Cases of youth gambling increasing at Gambling Treatment Clinic

27 May 2015

The number of young clients at the University of Sydney's Gambling Treatment Clinic has more than doubled in the last three years, a marked increase in youth problem gamblers aged 18-25.

The University offers advice and one-on-one counselling through its Camperdown clinic and through services in Lidcombe, Parramatta and Campbelltown, Numbers of young clients receiving intensive counselling have gone from 23 to 50 cases from 2012 to 2014.

"Young people had always been a minority of our clients," said Dr Christopher Hunt, clinical psychologist at the clinic. "But what we are finding is that over the past few years they have been one of our most rapidly expanding client groups. The numbers are growing much faster than our general client numbers, and we are on track to have even larger numbers of youth gamblers coming through our doors this year."

Responsible Gambling Awareness Week (RGAW), being held in NSW from 25-31 May, has a focus on youth gambling, which Dr Hunt notes should be a priority for treatment services.

"What we are seeing as gambling is moving more to online platforms and onto smartphones, people are becoming caught up in gambling problems at much younger ages. This is also coinciding with the increase in promotion of sports betting, which may also add to the attraction of gambling for young people."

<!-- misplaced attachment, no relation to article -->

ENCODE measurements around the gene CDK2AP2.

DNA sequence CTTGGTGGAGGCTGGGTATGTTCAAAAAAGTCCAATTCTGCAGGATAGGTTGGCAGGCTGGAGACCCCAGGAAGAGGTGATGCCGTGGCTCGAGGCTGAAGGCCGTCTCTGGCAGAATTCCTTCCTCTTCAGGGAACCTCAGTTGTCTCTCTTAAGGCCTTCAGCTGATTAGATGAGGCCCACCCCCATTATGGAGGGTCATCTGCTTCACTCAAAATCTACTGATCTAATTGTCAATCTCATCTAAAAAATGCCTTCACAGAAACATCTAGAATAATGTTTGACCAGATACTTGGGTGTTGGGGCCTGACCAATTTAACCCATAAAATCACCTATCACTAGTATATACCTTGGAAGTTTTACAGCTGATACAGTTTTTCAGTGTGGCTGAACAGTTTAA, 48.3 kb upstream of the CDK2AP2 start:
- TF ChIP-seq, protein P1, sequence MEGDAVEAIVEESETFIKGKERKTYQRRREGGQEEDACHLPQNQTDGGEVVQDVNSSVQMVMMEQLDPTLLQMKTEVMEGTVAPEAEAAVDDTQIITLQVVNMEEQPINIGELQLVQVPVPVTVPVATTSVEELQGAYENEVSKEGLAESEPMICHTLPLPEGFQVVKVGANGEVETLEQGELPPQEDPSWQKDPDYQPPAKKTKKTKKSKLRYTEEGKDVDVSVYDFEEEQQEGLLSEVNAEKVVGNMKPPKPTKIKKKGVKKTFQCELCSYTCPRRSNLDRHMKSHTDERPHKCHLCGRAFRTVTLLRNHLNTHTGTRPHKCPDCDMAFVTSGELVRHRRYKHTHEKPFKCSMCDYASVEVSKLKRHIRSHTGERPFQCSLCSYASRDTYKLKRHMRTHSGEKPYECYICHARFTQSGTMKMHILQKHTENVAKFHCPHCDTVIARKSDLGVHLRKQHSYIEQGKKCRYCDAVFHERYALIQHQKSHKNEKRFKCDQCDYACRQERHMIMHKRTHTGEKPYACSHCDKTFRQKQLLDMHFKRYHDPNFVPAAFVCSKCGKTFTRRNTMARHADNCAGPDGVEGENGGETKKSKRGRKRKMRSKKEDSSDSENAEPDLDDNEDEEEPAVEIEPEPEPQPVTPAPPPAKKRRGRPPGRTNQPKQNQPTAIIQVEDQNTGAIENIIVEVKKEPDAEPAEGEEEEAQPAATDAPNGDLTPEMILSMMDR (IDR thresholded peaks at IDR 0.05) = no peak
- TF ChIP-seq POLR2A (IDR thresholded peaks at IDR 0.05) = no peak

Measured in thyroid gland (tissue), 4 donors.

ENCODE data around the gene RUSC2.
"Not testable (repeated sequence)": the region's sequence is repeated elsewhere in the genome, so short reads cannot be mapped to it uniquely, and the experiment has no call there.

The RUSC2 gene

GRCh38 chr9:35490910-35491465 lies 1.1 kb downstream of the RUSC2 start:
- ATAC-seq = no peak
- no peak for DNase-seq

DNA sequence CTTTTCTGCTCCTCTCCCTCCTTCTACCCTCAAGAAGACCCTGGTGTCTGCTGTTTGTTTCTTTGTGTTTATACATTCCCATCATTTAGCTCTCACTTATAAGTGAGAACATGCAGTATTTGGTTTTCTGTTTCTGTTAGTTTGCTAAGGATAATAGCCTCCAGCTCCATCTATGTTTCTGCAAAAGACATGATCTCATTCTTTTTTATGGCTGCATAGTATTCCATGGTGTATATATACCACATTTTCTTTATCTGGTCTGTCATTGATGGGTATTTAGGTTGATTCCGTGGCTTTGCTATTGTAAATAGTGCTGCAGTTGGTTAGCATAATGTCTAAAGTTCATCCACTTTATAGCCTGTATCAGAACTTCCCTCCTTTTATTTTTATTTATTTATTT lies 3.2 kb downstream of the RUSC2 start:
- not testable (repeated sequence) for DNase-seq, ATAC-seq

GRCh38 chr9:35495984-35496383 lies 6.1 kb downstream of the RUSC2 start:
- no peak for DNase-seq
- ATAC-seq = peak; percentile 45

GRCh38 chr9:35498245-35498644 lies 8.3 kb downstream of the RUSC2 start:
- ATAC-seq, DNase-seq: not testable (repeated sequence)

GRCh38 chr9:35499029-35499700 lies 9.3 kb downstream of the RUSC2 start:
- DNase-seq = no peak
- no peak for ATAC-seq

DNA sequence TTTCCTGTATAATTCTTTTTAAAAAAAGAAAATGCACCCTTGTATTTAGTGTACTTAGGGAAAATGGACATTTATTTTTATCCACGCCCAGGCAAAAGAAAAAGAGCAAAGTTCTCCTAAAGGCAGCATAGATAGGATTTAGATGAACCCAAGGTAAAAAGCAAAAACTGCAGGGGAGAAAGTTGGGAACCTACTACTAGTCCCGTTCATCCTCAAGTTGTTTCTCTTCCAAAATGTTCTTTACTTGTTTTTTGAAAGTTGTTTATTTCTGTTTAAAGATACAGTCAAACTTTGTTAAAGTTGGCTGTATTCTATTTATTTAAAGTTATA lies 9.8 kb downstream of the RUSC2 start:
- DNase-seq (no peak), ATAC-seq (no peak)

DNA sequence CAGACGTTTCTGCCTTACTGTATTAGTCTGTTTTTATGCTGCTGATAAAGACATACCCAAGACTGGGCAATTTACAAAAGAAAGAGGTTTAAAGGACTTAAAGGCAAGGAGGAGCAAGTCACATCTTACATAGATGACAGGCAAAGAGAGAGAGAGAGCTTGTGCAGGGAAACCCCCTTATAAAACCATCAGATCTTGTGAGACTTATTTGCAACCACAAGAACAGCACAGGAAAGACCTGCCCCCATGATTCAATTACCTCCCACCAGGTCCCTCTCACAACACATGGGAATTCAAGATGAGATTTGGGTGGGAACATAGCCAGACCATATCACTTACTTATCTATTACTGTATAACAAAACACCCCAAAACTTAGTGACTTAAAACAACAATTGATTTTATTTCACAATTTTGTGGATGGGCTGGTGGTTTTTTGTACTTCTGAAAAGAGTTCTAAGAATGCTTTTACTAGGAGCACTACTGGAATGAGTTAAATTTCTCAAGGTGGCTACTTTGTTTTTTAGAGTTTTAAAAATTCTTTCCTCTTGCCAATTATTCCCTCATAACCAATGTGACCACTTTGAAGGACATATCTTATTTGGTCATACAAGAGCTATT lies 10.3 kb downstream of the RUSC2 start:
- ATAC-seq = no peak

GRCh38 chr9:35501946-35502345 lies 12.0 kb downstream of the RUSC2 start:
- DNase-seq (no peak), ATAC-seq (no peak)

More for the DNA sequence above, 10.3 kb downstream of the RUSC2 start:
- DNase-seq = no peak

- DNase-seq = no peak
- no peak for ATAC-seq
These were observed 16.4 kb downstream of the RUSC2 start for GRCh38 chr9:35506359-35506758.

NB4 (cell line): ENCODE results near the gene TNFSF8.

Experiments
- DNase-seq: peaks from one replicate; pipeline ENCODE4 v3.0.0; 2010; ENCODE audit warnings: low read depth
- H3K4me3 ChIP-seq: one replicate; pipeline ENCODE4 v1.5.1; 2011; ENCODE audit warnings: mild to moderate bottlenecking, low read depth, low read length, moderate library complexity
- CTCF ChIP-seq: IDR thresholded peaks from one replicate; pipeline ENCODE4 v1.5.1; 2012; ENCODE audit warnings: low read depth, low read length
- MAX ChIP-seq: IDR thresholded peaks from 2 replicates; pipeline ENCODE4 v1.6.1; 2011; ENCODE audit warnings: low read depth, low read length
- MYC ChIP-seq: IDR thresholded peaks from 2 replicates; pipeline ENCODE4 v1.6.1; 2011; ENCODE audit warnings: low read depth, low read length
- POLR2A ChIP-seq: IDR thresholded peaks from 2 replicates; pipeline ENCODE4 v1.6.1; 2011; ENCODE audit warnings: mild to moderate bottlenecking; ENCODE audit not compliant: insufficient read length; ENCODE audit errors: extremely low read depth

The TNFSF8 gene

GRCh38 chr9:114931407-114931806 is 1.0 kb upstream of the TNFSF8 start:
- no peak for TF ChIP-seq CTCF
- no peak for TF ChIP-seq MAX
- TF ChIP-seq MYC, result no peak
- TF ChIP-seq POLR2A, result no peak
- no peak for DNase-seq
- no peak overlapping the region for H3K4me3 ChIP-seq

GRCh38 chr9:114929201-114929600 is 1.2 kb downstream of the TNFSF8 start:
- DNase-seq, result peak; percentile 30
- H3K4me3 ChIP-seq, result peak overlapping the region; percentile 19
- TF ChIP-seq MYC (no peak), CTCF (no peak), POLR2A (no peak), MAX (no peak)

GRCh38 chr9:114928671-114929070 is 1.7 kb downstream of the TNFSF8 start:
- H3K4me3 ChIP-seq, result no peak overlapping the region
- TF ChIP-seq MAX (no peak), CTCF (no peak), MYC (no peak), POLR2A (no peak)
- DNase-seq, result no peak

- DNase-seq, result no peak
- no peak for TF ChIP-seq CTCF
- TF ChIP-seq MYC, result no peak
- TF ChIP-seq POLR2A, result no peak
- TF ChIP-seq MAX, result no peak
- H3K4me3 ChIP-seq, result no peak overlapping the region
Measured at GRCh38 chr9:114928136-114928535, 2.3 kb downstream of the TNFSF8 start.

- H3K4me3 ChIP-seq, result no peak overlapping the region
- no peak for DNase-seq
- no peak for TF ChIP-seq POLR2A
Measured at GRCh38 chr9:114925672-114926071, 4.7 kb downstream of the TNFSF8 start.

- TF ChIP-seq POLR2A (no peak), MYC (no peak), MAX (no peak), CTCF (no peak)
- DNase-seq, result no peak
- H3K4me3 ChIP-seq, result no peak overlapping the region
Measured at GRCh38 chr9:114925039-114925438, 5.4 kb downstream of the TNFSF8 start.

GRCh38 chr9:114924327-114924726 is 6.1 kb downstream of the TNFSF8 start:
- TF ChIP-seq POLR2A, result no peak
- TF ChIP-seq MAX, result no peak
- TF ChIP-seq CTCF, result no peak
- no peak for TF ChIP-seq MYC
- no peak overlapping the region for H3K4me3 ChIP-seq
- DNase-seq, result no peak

'John', a 23-year-old client of the clinic who gambles both on poker machines and online (on sports) said:
I first got into gambling socially, where I won big and began to feel I could win more. As I started to gamble more it began to take an emotional and physical toll, and I became unmotivated both at work and at uni. Coming to therapy has helped me see that gambling is just a short term thrill followed by long term pain.

Dr Hunt recommends that young gamblers who are starting to get into trouble with gambling talk to a professional who can help with the problem:

"What we often find is that many of our older clients started gambling problematically at a young age, so we really want to emphasise to young people to look out for the signs that gambling might be a problem for them and to work on it before it gets out of hand. Free treatment services are available throughout NSW, including at our clinic at the University of Sydney."

The University of Sydney Gambling Treatment Clinic can be contacted on 1800 482 482. It is funded by the NSW government's Responsible Gambling Fund.

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